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My textbook is pretty useless on Mobius transformations, and I just wanted to check this reasoning was correct!

I want to find a Mobius mapping from the region $$\{z:|z-1|\lt\sqrt{2}, |z+1|\lt \sqrt{2}\}$$ to the region $$\{z:\frac{3\pi}{4}\lt argz \lt \frac{5\pi}{4}\}$$I know that the two circles in the first region intersect at $i$ and $-i$ so I consider a Mobius transformation $z \mapsto \frac{z+i}{z-i}$ which takes $-i$ to $0$ and $i$ to $\infty$. I then tested two points, one on the left circline that bounds the two circles' intersections (namely $1-\sqrt{2}$) and one on the right circline that bounds the two circle's intersections (namely $-1+\sqrt{2}$). From here I see that $1-\sqrt{2}$ goes to $-\frac{\sqrt{2}}{2}-\frac{\sqrt{2}}{2}i$,so onto the half line $y=x$ for $y,x\lt 0$. And similarly, $-1+\sqrt{2}$ gets mapped to the line $x=-y$ for $x \lt 0$ and $y\gt 0$. These two boundaries seem to bound precisely the region we want.

Thus I think this mapping, $z \mapsto \frac{z+i}{z-i}$ is a Mobius mapping from the first region to the second. Is this correct?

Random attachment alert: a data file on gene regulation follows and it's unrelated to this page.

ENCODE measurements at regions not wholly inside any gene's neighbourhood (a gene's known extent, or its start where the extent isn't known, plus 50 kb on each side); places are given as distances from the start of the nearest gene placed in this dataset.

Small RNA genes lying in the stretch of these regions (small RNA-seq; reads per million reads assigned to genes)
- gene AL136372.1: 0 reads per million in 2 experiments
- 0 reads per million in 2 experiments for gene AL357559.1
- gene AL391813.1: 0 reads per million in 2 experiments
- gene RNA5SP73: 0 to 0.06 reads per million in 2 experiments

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If I'm not mistaken, you've just shown that the boundary of one region goes to the boundary of the other, and you still need to show that the interior goes to the interior. The argument you've made so far leaves open the possibility that the region maps to $${5\pi\over4}<\arg z< {11\pi\over4}$$

Just pick a point says $0$ in the original region. It maps to $-1$, which is inside the region you want. Now the argument is complete.

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Looking at the original picture, the 2 circles split your region into 4 parts, the intersection of the two circles, one circle - intersection, other circle -intersection, and the complement of the union of the two circles.

These 4 regions will be mapped to the 4 sectors formed by the two lines $y=x$ and $y=-x$, therefore, the intersection will be one of these 4 sectors.

By testing the point $z=0$, we observe, that $0$ which lies in the intersection gets mapped to $\frac{i}{-i}=-1,$ which is in the required sector.

In general, if $\alpha$ and $\beta$ are any two points in $\mathbb{C}$, then $w=\frac{z-\alpha}{z-\beta}$ maps any circle containing $\alpha$ and $\beta$ to straight lines through the origin in the $w$-plane.

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